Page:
The hotel industry saw multiple ups and downs in the past three years. During those turbulent times, one thing became clear—hotels have to be flexible in their approach so that if the need arises, they can mold themselves to stay on top of changing customer behavior.
With 2023 knocking at the door, it’s time to have a look at the 5 hospitality trends ruling the world, and how hoteliers can use them to have a great business year ahead.
1. Digital nomads
Thanks to the pandemic, business travel has undergone a major transformation. The number of digital nomads in the US jumped from 7.3 million in 2019 to a whopping 16.9 million in 2022. Fuelled by the desire to operate from new locations and change their zoom backgrounds every once in a while, remote employees as well as self-employed individuals prefer to stay longer at hotels to experience the pleasure of working combined with traveling. So in 2023, hoteliers have to focus on attracting more digital nomads to compensate for bleisure guests.
A great way to achieve this would be to customize the amenities the hotel offers to meet the requirements of remote workers. Offering high-speed internet, dedicated work-from-home set-up in hotel rooms, special packages for workstations, co-working spaces, and gym subscriptions could work as a means to increase the footfall of hybrid workers at your hotel.
2. Curated guest experience
Personalized guest experience continues to top the chart of the latest hotel trends, and for good reasons. Guests want to be seen and heard more than ever, but on their own terms. Instead of offering cookie-cutter services, hotels need to be innovative enough to adapt their services and amenities based on the individual needs of customers.
A simple example would be to retain data regarding their room and food choices and suggest options based on their stay history. To make the experience more localized, hotels can suggest local activities as per the interest of the guests. The key here is to pay attention to nifty details and use the stored guest data meticulously. Using a hotel tech tool like MyCONECT can help you offer contactless communication, contactless check-in and check-out, mobile keys, support chat, room upgrades, and more, to take the guest experience to the next level.
3. Prioritize staff retention
49% of hotels have been severely understaffed in recent years due to various socio-economic reasons, and 2023 is the year to focus on staff acquisition and retention. Hoteliers have to offer better pay, define the workload, prevent burnout, and prioritize the physical and mental wellness of the staff to mitigate the issue of staff shortage.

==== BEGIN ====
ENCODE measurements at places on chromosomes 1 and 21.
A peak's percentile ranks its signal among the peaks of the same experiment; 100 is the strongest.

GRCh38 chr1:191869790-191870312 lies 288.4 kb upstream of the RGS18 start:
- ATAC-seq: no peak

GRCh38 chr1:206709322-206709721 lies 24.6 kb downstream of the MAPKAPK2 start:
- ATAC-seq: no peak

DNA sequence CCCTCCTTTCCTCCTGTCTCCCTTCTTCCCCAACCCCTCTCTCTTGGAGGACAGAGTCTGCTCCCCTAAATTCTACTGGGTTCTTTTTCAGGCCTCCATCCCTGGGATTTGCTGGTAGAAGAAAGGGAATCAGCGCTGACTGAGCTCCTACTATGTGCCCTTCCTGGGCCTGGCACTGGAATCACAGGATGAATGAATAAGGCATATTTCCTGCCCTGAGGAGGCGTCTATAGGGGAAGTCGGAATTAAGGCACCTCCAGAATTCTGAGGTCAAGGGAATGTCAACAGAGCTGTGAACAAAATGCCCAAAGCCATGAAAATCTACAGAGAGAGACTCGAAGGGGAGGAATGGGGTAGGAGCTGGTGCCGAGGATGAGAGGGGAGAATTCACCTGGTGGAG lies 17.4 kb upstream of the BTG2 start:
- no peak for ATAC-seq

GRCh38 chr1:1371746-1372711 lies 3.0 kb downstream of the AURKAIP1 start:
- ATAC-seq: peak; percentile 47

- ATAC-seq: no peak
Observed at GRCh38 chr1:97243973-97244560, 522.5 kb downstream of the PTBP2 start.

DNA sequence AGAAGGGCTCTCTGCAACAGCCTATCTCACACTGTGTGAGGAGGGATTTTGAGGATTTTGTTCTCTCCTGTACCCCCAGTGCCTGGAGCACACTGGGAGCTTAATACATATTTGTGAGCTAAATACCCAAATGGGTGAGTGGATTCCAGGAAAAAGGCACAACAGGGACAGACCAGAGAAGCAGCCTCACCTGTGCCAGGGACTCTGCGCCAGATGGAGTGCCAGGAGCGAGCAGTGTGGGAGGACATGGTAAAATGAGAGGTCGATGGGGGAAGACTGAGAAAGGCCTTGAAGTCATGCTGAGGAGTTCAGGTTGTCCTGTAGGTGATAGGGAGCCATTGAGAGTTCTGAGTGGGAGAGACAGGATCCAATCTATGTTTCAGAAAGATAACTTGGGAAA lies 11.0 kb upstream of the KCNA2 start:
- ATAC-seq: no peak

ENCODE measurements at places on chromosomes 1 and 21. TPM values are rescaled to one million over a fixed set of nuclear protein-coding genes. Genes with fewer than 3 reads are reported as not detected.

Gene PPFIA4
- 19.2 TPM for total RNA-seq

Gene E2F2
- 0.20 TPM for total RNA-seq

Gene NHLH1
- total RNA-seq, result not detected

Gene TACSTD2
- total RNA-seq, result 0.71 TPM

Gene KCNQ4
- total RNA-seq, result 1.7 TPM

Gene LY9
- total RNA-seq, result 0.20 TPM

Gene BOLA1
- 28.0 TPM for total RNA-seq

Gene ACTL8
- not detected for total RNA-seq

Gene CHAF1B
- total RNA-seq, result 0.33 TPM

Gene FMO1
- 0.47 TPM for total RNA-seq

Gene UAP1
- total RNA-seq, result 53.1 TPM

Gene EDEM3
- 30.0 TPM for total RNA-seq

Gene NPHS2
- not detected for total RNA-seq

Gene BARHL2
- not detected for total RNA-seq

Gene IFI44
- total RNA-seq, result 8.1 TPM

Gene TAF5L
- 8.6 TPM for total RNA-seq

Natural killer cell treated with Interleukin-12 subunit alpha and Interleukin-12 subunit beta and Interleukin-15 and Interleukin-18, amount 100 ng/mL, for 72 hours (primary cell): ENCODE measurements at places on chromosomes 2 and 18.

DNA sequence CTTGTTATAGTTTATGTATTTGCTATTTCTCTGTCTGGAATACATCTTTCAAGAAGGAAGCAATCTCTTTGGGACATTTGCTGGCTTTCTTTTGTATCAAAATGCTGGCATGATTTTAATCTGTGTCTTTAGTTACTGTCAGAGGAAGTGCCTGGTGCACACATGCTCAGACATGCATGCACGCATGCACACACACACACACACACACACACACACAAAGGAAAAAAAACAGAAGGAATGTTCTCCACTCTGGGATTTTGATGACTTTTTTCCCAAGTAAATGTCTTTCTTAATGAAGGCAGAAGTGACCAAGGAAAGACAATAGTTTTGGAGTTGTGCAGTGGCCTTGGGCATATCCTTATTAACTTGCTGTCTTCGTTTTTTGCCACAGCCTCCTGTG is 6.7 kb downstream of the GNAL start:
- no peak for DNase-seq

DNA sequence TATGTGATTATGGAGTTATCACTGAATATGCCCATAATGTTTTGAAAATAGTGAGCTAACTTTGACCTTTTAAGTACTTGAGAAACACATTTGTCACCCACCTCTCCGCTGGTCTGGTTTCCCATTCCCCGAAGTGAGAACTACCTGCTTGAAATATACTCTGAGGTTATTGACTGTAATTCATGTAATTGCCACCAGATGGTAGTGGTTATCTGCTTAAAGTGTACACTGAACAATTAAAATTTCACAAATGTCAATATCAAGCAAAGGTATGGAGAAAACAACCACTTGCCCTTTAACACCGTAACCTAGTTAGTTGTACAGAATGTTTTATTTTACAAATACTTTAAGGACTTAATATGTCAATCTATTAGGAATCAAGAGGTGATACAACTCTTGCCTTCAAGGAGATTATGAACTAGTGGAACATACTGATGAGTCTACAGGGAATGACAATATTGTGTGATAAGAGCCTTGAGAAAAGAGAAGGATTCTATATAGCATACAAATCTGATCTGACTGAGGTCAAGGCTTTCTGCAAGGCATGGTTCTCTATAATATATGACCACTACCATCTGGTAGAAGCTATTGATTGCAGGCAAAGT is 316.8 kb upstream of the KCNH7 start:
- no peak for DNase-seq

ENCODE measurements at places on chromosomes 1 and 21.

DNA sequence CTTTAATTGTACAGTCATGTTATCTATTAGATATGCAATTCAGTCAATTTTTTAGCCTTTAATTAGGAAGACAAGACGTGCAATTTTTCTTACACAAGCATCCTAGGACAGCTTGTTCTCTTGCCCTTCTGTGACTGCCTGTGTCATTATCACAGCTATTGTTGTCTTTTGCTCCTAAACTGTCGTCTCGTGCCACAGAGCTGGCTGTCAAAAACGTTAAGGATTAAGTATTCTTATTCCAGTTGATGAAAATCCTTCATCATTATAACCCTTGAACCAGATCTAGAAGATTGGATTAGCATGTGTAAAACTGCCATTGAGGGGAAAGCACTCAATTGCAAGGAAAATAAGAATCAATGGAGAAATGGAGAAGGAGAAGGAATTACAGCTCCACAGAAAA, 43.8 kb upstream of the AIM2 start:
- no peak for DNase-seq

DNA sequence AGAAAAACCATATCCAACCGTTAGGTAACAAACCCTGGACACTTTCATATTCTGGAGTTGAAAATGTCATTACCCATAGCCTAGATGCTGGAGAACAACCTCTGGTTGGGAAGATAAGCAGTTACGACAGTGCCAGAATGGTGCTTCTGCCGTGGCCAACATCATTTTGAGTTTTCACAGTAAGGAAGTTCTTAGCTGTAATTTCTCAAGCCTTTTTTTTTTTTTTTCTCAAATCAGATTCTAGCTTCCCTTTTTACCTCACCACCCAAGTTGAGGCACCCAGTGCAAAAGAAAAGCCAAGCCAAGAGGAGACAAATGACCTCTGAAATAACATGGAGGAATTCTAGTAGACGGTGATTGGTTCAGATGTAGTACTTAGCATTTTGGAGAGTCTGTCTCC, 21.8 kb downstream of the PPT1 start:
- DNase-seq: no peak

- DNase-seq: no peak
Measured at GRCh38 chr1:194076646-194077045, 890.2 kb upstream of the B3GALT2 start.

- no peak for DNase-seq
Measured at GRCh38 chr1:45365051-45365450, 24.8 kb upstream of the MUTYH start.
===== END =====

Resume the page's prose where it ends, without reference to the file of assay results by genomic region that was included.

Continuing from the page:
Besides these, it’s important to upskill the hotel staff with proper training to meet the changing customer needs. For instance, when you train your staff to make optimal use of technology, they can utilize their skill and knowledge to enhance the guest experience further.
4. Sustainable travel
After the pandemic, 82% of guests seek to travel more sustainably. This is not a fleeting trend, but rather a growing preference among global travelers. While a big section of hotels has already begun to adopt a sustainable approach, others are yet to catch up.
Using technology is one of the best ways to achieve this, as it reduces the wastage of resources, makes the customer experience seamless, relieves overburdened staff, and keeps operations running smoothly across multiple channels. Focusing on conservation could also play a major role in your hotel’s journey toward sustainability. Using renewable energy instead of traditional fossil fuel, reducing the use of single-use plastic, sourcing locally, recycling, and helping employees maintain a stable work-life balance—these are a few areas hoteliers must pay attention to.
Geo-political tensions and a 25% hike in air travel prices are likely to push people to travel locally. So in 2023, a major limelight is expected to be on staycation guests. With a staycation, guests can cut down on their travel budget while enjoying a memorable stay, without the unwanted hassle of traveling abroad.
As guests are visiting a property closer to home, they would be more interested to explore the property, the activities around it, and local off-beat spots. While international travel will still be on the cards, staycations will gain more prominence. Hoteliers have to be well-equipped to meet the demands of regional guests and ensure they have a novel experience within and around the boundaries of the hotel property.
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